The Daughter Dark by A. Marie Kaluzza

“I beg your pardon, monsieur. I did not mean to do it.” Marie Antoinette, after
accidentally stepping on the executioner’s foot while mounting the guillotine.

I did not mean to do it.

I did not mean to cause this pain, to inflict these woundings, to have dark lyric flow from my wrist and
rip this home asunder, to bring this ship to wreck.

I did not mean to do it.

I did not intend to drag you out into my deep waters, to only watch you drown. I intended mountains
to sprout from my legs, not these leviathans that choke out love. I did not intend the night to roll in.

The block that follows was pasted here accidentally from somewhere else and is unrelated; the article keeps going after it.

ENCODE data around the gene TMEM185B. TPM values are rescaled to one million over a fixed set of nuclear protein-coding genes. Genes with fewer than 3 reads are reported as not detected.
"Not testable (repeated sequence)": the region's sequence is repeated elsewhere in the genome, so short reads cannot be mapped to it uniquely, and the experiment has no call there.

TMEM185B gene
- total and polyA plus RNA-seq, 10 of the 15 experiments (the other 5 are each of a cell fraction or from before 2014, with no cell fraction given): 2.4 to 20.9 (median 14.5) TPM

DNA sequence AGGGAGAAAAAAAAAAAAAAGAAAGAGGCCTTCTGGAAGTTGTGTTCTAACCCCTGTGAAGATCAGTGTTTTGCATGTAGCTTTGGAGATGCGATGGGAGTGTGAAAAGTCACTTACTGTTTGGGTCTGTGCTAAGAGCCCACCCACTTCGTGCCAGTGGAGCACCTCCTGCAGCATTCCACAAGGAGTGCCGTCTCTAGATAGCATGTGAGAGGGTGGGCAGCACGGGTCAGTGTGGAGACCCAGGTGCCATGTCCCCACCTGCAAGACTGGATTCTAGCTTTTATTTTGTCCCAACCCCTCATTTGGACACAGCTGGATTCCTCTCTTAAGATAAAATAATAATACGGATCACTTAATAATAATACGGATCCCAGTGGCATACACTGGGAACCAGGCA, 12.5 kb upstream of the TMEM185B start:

I am the prodigal son, I know. Had I been given anything, this mind would have had it put to death.
Had I been given nothing, death would still have traversed perpendicular to this madden nature, to
clutch me at the turn.

I did not mean to fight so hard, to fall so readily. I did not mean it when I said my fists are heavy, and
my knees thrice cruel. The nightmares I brought came from the way back. I did not mean to burn, to
burst into flame when all the hands reached in. I did not mean for any of this. I did not mean to do it.

Our hands do not seem to fit so good. It seems I did not grow in right.

I did not mean to do it. I did not mean to come in and be gone, like the lightning, like the unexpected
gunshot that fills an eye socket behind a scream. I know it all to be in shambles, I know.

Forgive this horrid selfpitying look, telling you to shut it. No one is being forgiven here. I did not mean
to do it, but in these veins swims the ghost times three.

Oh, ohing orifices are howling out—oh, oh, oh all is coming up like a heave.


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